About 1 to 15 percent of the general population has experienced somnambulism, also known as sleepwalking. The condition is more prevalent in childhood, but onset or persistence in adulthood is also common. The term “sleepwalking” is a misnomer, as somnambulists can perform extremely complex behaviors while asleep, including leaving the house and even driving.
Somnambulism typically occurs when a person is passing from deep sleep to a lighter stage. It is hereditary, but can also result from inconsistent or insufficient sleep, as well as from taking certain medications.
Researchers in Germany documented two extreme cases of sleep-related complex behavior. In each case, the patient was taking a popular medication for insomnia. They both recalled taking one 10-mg tablet before passing out. They later had no memory of what happened during the several days that followed.
In Case No. 1, witnesses reported the patient driving as if under the influence of alcohol. He left the traffic lane, touched a parked car and hit a traffic sign. He was found asleep at the wheel, and kept falling asleep during police interactions. He did not begin to remember what had happened until weeks later.
In Case No. 2, witnesses reported the patient driving at night with her headlights off. Police found her in her car stopped sideways in a roundabout. She told officers she was on her way to work, though she was wearing her bathrobe, slippers and pajama bottoms turned inside-out. When her daughter came to pick her up, the patient claimed that she had been in a quiz show and won a Ferrari.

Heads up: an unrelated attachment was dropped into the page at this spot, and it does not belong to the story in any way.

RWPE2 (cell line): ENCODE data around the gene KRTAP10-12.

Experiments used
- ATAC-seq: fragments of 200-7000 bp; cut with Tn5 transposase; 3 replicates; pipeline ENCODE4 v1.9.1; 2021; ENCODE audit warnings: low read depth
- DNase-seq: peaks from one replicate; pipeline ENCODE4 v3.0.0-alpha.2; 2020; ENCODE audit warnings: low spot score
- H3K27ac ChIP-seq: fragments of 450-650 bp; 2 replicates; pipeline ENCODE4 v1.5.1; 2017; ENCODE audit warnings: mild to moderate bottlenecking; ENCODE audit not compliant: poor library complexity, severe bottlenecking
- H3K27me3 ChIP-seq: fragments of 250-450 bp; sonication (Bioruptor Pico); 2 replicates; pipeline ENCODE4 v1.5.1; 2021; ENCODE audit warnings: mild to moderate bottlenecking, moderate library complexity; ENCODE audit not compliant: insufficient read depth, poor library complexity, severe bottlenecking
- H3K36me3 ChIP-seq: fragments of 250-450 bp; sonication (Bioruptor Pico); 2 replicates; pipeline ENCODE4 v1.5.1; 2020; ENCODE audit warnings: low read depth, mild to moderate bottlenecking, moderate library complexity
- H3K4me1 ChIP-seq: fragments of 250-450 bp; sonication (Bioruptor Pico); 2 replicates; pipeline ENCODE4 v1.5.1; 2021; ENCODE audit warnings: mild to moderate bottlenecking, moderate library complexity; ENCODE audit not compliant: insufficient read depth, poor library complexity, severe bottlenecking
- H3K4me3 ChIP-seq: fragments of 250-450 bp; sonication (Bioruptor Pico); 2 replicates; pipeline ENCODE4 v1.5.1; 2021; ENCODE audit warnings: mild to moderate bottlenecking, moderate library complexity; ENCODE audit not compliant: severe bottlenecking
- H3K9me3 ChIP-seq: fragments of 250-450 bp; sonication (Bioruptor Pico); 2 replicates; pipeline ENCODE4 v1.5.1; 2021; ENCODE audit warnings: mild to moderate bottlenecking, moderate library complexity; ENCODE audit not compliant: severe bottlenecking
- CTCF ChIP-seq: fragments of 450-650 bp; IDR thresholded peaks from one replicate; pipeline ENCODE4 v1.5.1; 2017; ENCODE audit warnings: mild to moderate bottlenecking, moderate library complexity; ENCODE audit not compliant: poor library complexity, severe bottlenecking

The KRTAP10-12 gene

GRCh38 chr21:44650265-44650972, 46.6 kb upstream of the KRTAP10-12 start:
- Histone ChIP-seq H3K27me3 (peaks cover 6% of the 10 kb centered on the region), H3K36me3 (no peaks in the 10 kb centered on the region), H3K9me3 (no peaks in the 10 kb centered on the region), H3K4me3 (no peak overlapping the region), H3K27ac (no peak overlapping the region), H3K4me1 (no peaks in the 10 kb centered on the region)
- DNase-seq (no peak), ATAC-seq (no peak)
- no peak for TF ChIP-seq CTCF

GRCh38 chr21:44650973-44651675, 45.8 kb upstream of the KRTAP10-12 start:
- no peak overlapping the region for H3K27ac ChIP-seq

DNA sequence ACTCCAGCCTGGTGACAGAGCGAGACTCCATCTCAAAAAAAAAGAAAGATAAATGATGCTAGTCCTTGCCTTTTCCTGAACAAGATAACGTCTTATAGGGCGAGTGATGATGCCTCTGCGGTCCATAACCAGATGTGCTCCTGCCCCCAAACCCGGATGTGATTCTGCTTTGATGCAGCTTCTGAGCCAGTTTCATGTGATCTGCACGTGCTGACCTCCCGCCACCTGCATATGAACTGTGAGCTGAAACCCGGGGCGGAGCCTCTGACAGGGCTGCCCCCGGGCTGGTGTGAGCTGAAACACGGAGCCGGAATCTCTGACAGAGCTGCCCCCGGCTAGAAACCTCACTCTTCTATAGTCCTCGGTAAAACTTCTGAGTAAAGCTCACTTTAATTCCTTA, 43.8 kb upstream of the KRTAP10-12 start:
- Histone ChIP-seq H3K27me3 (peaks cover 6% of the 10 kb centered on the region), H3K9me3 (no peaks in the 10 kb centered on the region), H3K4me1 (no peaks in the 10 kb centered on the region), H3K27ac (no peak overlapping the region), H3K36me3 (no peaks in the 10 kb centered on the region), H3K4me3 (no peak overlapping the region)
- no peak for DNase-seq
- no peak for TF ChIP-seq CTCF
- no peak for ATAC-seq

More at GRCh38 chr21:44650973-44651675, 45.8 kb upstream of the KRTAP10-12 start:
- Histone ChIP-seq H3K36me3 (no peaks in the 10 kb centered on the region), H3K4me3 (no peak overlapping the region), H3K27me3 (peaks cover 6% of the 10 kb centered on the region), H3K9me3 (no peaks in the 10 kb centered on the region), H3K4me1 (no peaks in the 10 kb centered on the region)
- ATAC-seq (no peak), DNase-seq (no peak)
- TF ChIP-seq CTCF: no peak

Blood samples for both patients were analyzed using an Agilent HPLC, an Agilent ESI-TOF mass spec and Polaris columns. Each was found to contain high concentrations of the insomnia medication, consistent with an intake of at least eight to 10 tablets.
Further examination determined that the patients were victims of sleep-related complex behavior. After ingesting one tablet of the insomnia medication, they had entered a state of sleepwalking where they involuntarily ingested several more tablets. This in turn led to severe “sleep intoxication.”
In both cases, the courts believed the patients’ testimonies. The two were each ruled not accountable for their actions because of drug intoxication. The researchers noted that these situations and side effects are relatively rare. They recommend that users of the medication should initially take it while under the supervision of a friend or partner who can monitor any adverse reactions.
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